Family photo 2013

Family photo 2013

Monday, February 10, 2014

4 years in, if only...

Every single year it gets me {right here.} But not in the delightful and flowery, mushy, oozing syrupful way I so often wish it did. Not in the way that would make it all sound so fairytale-like and idyllic, brimming with intense healing and effervescing love and overflowing warm affection, immense gratitude filling the hearts of both sides - a true and happy ending no one could deny.

No, it doesn't get me like that.

Mostly, it frustrates me, causing me to question the insufficiency of my own, too regularly half baked efforts offered in weariness. It suffocates me, the obvious and labor intensive work yet to be done. It overwhelms me, the surmounting obstacles we face. It surprises me, I thought we would be further along by (1 year...2 years...3 years...4 years....) into this.

The Anniversary of The Day Our Adoption Journey Began is swiftly approaching. It's not a time we've ever celebrated. "Gotcha day" has been mixed with such bittersweet angst for me always. I generally just let it pass by, unbeknownst to anyone in the family besides me who mostly just mourns the sorrowful loss of such a great deal.

I allow my mind to wander, wallowing in The Fruitless Land of Pity.

If only I had met them younger, before so much damage had been done. If only I had been able to make them feel comfortable with me. If only they understood their safety here is reliable. If only they felt they could be honest with me. If only the lying and meticulous covering and fronting could cease. If only they absorbed the tenderness I have to offer. If only that tenderness were enough. If only I were more tender. If only physical affection effortlessly poured instead of being a task on a long to-do list. If only our skin didn't sometimes crawl as we awkwardly hug each other. If only they didn't have RAD. If only deceit wasn't part of our nearly every day. If only it seemed a natural fit, them for me, me for them. If only I were a gentler, more kind and patient person. If only they had a mother who found them the most precious, miraculous gift and could treasure them as a child should be and infuse confidence deep into the very core of their being, helping them to feel adequate and capable and strong and uniquely wonderful. If only it were ever easy and it didn't seem as if every single thing were hard. If only they didn't live the daily experience of perceiving themselves outsiders. If only I had gotten the past four years more right than wrong.

If only.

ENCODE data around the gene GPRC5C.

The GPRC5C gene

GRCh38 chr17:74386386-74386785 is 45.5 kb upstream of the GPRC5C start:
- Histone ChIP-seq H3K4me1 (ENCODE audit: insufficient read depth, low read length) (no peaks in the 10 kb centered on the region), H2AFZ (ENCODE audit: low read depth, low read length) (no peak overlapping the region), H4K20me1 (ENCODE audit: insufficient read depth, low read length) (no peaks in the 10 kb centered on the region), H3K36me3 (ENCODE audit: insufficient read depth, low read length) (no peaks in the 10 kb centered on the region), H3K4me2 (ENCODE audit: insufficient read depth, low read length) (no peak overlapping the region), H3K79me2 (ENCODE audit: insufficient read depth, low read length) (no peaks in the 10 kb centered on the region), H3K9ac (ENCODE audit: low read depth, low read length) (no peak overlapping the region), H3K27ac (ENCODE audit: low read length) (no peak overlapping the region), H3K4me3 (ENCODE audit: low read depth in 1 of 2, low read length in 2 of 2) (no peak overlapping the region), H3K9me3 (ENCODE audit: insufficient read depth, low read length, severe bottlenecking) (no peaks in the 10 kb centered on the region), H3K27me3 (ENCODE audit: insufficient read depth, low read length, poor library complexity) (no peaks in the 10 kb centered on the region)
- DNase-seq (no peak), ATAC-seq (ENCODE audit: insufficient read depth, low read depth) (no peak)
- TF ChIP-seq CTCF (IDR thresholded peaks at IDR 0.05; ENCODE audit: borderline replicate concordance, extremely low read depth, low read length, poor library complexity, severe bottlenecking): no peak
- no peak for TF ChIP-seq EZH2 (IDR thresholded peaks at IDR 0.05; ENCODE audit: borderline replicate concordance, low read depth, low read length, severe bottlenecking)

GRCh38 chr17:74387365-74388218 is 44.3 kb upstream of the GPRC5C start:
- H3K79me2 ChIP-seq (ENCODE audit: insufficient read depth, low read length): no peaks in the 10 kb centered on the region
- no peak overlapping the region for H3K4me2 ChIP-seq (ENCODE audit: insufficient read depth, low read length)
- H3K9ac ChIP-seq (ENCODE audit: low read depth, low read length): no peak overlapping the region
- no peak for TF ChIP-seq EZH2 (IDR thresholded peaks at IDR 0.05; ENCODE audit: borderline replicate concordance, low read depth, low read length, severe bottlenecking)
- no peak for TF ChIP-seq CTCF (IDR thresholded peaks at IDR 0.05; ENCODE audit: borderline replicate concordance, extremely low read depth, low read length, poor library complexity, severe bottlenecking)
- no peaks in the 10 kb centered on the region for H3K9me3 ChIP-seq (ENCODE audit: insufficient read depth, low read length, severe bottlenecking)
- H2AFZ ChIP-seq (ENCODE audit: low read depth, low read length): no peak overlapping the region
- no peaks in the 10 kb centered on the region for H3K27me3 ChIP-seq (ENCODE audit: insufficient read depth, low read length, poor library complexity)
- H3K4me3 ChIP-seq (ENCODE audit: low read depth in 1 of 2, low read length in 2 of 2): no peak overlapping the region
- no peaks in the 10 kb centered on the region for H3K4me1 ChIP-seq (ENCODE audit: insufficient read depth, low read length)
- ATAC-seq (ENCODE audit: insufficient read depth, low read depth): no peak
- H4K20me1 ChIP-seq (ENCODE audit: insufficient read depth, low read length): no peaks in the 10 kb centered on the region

And then I remember the road we've traveled. I recall the tiresome journey, the major and minor triumphs, the heart swelling victories, the shattering defeats. I think about the nights I've spent in tears, the complaints I've heaped upon my husband's shoulders after they are all tucked into their beds. I remember the badge of failure I've claimed as my own, head throbbing, stomach churning and the way I arise each morning to try, try, try again, always. I think about how far we've come since the beginning, the mistakes we've made, the togetherness we've wrought in burdensome labor. I remember how much they adore their siblings, how they cling to the predictability of our family life, how they enjoy eating good food and getting new-to-them clothes and going skating and holiday celebrations and birthday cakes and learning to ride a ripstick. I think of the way they sometimes say, "watch this mom" and how they make pictures for me and how they forgive me my tremendous folly. I remember the effort they expend in mimicking their attached brothers and sisters, sometimes clumsily trying to follow the things children are supposed to do. I consider the education they are receiving and the opportunities we will work to ensure and that all we've got to offer in this world will be at their fingertips.

And I know this: After all they've lost, they do have parents. Deeply devoted, remarkably flawed, less consistent than we should be but working at it all the time, human beings raising other people's children as their own, parents.

They are free to fully embrace the ups and downs of life in a committed family, to take what they need to grow and to carve a future of their own making with our flawed but faithful presence.

I am free to fully embrace the ups and downs of the journey of adoption, to take what I need to grow and carve out a future of my own making with their flawed but faithful presence.

We will continue to make our way - together - accepting what is and learning love as we go.

I smile to myself as I leave The Land of Pity and marvel at the enormously messy greatness of it all.

Surely this qualifies as a real life fairy tale in the making...


Courtney said...

surely it does, friend!!

Anonymous said...

beautiful family praying for you all

God is good

Blog Archive